Home 24-7 Dairy farmer fined $6,300 for not tagging and registering cattle

Dairy farmer fined $6,300 for not tagging and registering cattle

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Source: Ministry for Primary Industries

Date:

A Palmerston North dairy farmer who failed to tag 108 cows and register 40 others under the National Animal Identification and Tracing (NAIT) scheme, has been fined $6,300.

Following a successful prosecution by the Ministry for Primary Industries (MPI), Michael Kennedy Nicholas Chapman (57) was sentenced (2 December) in the Palmerston North District Court on 3 charges under the NAIT Act. Two of these charges were for not registering animals and one was for not tagging animals.

“People in charge of NAIT animals need to understand that along with placing NAIT tags on their animals they must register them. Tagging is only half the job because without registering the animals into the NAIT system we don’t have the information we need to keep track of the animals, which could compromise our ability to act quickly in response to critical biosecurity threats,” says MPI regional manager, Animal Welfare and NAIT Compliance, Joanna Tuckwell.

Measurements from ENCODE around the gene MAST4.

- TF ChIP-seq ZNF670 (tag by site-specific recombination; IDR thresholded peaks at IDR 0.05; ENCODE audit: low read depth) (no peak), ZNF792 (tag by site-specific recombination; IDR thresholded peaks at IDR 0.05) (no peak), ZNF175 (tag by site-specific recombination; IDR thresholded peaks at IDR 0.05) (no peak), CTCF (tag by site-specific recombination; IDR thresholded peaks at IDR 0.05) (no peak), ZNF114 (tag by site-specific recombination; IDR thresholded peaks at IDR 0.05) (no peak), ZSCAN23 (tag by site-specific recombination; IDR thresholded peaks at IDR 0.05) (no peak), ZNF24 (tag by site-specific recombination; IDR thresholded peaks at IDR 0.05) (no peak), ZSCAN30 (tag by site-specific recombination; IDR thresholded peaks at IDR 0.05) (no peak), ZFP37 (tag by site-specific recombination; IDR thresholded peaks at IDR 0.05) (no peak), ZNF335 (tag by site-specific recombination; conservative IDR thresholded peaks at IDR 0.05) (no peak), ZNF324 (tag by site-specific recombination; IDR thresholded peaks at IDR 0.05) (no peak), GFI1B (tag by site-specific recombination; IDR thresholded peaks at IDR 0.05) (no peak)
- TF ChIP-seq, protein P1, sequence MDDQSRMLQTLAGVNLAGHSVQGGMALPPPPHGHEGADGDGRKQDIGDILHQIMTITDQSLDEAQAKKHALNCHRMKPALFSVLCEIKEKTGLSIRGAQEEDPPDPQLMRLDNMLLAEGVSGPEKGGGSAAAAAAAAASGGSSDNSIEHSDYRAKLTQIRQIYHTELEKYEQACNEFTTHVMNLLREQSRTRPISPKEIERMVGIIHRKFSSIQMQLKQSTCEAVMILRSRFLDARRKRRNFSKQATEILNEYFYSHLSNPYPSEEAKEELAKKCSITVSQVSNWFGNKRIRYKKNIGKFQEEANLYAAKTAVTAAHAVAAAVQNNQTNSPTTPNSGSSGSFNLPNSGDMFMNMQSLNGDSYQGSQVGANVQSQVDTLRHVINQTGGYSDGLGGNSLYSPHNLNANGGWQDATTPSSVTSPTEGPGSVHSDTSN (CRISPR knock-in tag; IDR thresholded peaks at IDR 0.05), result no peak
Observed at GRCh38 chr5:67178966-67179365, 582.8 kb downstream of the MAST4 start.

Mr Chapman has been the person in charge of animals at his farm since 2013. His failure to tag animals was discovered in July 2019 when MPI was checking for NAIT compliance after receiving a referral from OSPRI (Operation Solutions for Primary Industies) – which manages the NAIT system.

The Court fined Mr Chapman $2,200 for failing to tag 108 of his cattle and a further $600 for moving 21 animals that had been tagged but not properly registered.

“It is likely that Mr Chapman would have been fined a higher amount for both these offences if they occurred later in the year. This is because there has been a recent and significant increase to the potential fine.”

The court fined Mr Chapman $3,500 under the new penalty regime for moving 19 unregistered animals off farm in March 2020.

“Farmers need to do the right thing and get their animals tagged and registered under NAIT. People who break the rules need to know the consequences can be expensive,” says Ms Tuckwell.

MIL OSI